The Department of Homeland Security (DHS) has announced their initial measure to counter the laptop threat: Electronic Trace Detection (ETD) of all laptops going to the USA from all international destinations.
So, continuing from our previous blog post, how will airlines and airports tackle this demand operationally?
We see three options:
Option 1: Performing ETD at the security checkpoint for US-bound passengers
Option 2: Performing ETD on all laptops at the security checkpoint
Option 3: Performing ETD at the gate for US flights
The first option quickly falls apart for two apparent reasons. First, a passenger could buy a non-US ticket and pass through Security on that ticket while boarding a US flight. Secondly, have a laptop handed over in the secure area from another passenger.
Performing ETD on all laptops at the security checkpoint will be an operational nightmare and will not be feasible. It would require significant investments in added equipment and added staff with the right certification. So that leaves Option 3.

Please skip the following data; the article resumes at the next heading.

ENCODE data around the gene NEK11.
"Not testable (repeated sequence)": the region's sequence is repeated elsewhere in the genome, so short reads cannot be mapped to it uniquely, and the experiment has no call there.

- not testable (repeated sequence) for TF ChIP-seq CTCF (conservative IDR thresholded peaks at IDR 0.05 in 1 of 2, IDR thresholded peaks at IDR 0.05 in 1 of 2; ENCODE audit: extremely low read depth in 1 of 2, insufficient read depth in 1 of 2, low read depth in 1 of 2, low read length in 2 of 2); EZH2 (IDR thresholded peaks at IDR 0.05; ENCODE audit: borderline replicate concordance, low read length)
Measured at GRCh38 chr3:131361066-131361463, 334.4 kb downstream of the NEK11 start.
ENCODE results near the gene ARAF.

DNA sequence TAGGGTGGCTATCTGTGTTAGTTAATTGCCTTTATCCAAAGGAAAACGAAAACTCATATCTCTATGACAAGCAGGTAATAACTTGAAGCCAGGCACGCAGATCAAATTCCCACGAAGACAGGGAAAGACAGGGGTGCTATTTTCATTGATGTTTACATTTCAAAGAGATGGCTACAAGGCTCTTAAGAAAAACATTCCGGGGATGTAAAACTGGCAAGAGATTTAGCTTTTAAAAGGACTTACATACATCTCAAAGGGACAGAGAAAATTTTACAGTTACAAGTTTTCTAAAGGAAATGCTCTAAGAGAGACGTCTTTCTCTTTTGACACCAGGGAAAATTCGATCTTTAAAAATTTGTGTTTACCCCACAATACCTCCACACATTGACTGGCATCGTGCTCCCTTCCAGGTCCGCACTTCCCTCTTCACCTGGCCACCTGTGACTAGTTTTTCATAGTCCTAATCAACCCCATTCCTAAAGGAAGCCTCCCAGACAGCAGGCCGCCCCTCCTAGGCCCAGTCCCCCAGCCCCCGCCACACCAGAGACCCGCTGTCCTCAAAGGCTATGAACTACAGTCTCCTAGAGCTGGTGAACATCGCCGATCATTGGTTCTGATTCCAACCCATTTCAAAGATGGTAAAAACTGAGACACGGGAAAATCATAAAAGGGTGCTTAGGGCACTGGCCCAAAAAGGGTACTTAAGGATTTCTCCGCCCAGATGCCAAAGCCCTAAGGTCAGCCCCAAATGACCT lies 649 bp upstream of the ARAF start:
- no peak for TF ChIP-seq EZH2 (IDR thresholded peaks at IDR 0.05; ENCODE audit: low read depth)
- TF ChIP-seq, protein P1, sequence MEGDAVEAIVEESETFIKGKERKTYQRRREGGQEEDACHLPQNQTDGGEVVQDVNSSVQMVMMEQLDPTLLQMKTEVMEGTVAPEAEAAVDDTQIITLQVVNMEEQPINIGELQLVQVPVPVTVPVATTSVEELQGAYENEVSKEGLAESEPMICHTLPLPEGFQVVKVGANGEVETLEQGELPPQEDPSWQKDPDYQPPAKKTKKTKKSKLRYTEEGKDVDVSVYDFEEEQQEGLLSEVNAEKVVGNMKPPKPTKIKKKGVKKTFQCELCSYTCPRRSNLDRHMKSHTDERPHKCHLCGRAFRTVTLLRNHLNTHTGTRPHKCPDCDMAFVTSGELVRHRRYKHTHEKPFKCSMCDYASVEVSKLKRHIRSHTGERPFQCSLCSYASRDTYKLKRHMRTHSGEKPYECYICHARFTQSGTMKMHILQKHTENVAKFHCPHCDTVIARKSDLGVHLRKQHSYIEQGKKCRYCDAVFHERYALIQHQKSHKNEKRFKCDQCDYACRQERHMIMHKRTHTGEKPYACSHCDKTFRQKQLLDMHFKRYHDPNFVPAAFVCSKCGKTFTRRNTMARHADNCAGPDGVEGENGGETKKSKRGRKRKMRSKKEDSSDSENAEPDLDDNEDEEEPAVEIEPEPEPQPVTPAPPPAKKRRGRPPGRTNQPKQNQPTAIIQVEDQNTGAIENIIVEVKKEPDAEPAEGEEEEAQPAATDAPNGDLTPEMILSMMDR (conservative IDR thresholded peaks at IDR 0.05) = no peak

Performing ETD at gate operationally requires two primary functions:
- Full security screening of all passengers
- Closed holdrooms
The full security screening is required to determine if a passenger is carrying a laptop. The laptop must then subsequently go through ETD.
The closed holdrooms are required to make sure passengers do not mix after they have been screened for having a laptop.
These functions will severely challenge most airports as the infrastructure to perform these functions are not in place. Even with significant investments, we are skeptical towards an actual implementation of the DHS requirements.
We will surely watch this development – stay tuned.
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